Clear the Air at Work
Workplaces are one the most common sources of second-hand smoke exposure.
Second-hand smoke in the workplace has been linked to an increased risk for heart disease and lung cancer among adult non-smokers.
Separating smokers from non-smokers, cleaning the air, and ventilating the building cannot prevent second-hand smoke exposure if workers still smoke inside the building.
Going second-hand smoke free in the workplace can lead to lower maintenance expenses, lower insurance premiums, and lower labor costs.
Clear the Air at Home
In children, second-hand smoke exposure can slow lung growth, lead to acute respiratory infections, induce more severe asthma attacks and even lead to Sudden Infant Death Syndrome (SIDS).
Each year, second-hand smoke is responsible for 150,000 to 300,000 new cases of bronchitis and pneumonia among children under 18 months of age, leading to 7,500 to 15,000 hospitalizations.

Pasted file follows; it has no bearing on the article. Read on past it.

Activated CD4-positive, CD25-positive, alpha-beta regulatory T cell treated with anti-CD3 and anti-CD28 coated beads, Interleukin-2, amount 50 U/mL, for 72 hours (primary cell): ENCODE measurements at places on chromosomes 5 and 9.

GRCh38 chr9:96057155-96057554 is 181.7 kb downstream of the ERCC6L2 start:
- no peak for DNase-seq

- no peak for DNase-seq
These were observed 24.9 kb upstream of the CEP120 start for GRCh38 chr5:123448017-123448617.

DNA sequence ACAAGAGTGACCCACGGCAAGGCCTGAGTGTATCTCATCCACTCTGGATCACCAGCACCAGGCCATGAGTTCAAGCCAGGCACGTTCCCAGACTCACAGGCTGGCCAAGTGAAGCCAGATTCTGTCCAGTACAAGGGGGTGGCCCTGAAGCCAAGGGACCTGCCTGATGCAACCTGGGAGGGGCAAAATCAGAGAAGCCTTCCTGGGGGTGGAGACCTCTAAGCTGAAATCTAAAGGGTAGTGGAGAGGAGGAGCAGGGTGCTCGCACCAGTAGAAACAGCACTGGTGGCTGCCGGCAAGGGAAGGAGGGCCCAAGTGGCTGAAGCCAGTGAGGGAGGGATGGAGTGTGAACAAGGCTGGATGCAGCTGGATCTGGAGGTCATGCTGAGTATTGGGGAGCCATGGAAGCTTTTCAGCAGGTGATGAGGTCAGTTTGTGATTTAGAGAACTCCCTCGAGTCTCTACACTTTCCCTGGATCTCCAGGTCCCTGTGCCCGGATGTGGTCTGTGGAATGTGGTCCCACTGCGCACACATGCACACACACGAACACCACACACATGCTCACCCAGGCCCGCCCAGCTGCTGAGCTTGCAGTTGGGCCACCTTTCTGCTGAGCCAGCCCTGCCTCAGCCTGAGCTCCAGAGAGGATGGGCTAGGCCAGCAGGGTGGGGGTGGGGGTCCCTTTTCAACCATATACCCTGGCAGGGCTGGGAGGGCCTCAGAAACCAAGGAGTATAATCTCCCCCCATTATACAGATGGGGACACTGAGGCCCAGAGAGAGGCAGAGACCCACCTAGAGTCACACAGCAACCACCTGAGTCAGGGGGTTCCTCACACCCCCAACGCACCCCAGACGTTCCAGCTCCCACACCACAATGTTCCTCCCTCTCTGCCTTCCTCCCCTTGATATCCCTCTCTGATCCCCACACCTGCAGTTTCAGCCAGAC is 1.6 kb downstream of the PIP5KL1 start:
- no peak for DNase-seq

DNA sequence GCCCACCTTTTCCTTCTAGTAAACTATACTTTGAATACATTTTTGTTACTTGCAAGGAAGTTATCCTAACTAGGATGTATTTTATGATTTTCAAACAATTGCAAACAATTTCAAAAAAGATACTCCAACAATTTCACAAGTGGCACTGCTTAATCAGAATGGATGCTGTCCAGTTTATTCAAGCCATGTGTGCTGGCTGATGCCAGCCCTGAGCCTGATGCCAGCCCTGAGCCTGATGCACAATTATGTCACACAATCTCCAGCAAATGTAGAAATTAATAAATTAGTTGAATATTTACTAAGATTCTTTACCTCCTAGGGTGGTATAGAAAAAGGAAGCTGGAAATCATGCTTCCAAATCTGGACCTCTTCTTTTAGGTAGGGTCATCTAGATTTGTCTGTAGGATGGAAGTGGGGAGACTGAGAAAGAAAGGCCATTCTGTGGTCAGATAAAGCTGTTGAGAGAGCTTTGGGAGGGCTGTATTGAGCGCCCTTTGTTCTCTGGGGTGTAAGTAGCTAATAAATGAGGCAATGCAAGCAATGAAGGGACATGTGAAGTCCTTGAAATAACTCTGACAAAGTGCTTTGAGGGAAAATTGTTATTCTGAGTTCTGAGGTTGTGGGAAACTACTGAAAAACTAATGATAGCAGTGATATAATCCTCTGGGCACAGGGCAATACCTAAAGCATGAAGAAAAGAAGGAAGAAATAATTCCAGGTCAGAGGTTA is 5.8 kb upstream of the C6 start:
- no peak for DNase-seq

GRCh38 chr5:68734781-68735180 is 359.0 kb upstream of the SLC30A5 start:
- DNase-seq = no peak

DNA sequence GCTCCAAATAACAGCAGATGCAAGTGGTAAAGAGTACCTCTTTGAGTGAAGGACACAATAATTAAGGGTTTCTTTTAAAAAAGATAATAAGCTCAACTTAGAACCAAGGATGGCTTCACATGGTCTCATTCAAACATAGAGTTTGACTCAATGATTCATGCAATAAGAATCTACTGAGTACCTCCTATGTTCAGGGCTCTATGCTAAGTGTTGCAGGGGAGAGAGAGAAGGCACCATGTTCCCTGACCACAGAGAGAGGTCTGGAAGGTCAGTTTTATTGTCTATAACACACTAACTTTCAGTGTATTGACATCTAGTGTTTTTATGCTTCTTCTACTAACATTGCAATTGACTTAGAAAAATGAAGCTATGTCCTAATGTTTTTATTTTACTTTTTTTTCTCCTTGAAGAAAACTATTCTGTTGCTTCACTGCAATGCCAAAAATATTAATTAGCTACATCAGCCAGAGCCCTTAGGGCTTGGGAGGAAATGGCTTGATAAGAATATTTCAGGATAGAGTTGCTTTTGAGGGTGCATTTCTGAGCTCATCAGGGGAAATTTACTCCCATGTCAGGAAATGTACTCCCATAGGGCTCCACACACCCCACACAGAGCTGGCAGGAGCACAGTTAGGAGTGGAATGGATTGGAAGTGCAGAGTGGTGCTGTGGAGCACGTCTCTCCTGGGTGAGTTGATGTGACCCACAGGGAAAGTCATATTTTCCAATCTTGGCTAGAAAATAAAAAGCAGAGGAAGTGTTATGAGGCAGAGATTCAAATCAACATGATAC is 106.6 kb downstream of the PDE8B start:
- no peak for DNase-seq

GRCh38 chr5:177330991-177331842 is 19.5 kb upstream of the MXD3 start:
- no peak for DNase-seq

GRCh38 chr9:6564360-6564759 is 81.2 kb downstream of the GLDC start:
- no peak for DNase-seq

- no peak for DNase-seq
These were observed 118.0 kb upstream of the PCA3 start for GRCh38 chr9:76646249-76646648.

53.6% of young children (aged 3–11 years) were exposed to second-hand smoke in 2007–2008.
While only 5.4% of adult non-smokers in the United States lived with someone who smoked inside their home, 18.2% of children (aged 3–11 years) lived with someone who smoked inside their home in 2007–2008.
Frequently Asked Questions
What can be done to protect us from second-hand smoke?
Research has documented the effectiveness of laws and policies to protect the public from second-hand smoke exposure, promote cessation, and prevent initiation by young people. In Florida, a growing number of cities, counties, school districts, colleges and universities are enacting laws and policies to prevent second-hand smoke exposure and to increase the number of tobacco-free public spaces. A few of these include:
Do Orange County residents support making public space smoke-free?
Orange County residents overwhelming support tobacco-free spaces in our community. An independent survey of Orange County residents conducted for all in found: